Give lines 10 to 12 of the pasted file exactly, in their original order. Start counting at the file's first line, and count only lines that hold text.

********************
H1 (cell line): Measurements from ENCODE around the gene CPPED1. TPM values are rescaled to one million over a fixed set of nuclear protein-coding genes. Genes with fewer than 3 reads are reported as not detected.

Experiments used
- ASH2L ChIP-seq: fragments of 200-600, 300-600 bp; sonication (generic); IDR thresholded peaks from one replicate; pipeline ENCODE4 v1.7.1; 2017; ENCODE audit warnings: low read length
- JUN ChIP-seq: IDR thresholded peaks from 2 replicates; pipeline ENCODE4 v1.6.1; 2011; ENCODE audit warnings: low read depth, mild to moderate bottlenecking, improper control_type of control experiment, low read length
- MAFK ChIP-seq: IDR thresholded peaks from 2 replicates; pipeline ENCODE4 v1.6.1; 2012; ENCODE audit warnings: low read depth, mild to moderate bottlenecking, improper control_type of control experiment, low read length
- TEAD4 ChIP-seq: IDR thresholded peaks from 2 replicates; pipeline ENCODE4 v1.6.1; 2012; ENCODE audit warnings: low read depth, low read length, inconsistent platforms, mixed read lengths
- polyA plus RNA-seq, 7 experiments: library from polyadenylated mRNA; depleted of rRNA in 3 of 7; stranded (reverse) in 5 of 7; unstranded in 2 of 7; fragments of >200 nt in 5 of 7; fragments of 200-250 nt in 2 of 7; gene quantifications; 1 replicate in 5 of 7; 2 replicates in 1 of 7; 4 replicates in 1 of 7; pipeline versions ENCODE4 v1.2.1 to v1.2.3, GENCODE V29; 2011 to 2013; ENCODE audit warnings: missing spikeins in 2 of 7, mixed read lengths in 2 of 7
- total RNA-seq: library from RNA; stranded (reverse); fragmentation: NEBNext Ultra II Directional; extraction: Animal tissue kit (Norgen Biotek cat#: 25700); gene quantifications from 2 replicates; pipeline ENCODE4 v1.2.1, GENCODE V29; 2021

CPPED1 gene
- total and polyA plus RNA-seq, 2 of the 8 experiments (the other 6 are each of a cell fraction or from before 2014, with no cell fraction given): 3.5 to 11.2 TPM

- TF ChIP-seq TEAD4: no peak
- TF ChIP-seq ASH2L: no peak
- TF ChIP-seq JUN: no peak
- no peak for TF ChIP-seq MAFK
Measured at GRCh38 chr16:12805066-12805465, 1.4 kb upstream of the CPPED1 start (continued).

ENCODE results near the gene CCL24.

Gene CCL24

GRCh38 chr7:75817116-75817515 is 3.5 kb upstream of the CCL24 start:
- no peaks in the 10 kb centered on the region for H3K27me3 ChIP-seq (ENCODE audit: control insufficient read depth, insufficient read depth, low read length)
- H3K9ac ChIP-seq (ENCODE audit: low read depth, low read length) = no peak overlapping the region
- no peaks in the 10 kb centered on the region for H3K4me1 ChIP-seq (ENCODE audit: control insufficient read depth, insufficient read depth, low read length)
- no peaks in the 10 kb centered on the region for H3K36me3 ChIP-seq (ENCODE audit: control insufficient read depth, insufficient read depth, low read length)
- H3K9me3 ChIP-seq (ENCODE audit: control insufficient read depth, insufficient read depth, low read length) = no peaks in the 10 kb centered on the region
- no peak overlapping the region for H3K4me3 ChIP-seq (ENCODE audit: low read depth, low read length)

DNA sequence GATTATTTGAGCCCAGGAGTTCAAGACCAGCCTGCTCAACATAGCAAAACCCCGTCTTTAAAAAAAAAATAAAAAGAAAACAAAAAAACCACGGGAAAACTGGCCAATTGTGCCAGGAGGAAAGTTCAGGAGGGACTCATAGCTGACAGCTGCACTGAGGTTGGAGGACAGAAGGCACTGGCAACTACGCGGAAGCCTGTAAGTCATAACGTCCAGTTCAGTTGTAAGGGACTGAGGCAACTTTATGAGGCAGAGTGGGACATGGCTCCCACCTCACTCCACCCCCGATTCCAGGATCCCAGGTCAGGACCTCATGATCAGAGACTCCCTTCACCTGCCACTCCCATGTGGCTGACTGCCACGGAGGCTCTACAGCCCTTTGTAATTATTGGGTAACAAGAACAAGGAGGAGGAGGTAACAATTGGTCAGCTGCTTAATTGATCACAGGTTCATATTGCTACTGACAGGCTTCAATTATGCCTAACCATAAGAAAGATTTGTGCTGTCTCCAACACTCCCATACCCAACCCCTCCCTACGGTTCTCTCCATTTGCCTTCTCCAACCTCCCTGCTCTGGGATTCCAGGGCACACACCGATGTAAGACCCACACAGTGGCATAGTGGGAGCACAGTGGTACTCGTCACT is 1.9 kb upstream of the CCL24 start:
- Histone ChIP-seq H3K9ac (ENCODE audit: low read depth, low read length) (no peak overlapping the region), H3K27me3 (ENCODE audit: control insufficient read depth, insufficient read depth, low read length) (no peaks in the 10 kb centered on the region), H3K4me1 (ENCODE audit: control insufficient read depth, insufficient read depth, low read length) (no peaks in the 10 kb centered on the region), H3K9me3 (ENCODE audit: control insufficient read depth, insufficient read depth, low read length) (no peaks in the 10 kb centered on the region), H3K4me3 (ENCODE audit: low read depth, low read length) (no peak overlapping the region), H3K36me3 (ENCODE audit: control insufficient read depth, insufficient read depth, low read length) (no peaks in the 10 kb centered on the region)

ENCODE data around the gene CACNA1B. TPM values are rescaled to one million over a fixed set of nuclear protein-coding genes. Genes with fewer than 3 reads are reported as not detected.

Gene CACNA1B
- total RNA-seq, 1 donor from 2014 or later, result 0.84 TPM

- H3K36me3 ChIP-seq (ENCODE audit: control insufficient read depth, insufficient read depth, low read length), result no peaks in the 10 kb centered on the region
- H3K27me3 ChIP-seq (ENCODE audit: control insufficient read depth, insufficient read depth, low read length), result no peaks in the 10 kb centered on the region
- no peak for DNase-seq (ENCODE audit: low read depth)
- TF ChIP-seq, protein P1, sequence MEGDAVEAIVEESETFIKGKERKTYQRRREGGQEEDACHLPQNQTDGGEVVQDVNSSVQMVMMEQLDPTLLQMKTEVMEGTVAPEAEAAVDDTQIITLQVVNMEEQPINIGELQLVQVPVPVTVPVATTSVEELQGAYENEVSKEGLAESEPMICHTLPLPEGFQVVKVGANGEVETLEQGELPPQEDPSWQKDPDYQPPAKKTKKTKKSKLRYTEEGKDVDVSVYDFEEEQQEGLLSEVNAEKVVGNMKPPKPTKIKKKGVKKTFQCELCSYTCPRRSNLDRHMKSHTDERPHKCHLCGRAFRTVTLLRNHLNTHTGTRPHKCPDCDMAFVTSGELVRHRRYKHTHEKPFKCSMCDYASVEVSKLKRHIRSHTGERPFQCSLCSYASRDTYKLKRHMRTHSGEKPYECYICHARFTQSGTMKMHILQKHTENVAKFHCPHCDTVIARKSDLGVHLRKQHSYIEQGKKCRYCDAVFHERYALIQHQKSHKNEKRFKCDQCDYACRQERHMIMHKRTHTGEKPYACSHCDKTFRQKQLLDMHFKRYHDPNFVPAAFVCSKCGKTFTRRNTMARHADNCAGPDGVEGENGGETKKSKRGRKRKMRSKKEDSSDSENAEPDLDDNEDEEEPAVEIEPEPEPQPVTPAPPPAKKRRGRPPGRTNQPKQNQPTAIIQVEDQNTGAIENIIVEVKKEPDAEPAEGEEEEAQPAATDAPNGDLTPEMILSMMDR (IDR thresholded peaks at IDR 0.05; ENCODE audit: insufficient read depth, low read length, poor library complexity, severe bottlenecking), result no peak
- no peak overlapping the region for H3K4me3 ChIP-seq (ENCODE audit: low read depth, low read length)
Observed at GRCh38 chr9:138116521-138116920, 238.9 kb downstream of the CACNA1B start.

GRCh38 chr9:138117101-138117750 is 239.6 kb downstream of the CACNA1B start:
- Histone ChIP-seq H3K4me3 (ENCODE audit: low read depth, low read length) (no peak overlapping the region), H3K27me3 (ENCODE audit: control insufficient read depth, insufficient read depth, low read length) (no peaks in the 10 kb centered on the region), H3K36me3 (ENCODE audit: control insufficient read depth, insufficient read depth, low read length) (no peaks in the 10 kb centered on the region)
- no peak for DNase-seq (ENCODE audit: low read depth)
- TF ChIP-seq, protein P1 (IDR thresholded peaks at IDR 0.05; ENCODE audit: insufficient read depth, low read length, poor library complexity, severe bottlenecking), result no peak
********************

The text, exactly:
- total and polyA plus RNA-seq, 2 of the 8 experiments (the other 6 are each of a cell fraction or from before 2014, with no cell fraction given): 3.5 to 11.2 TPM

- TF ChIP-seq TEAD4: no peak
- TF ChIP-seq ASH2L: no peak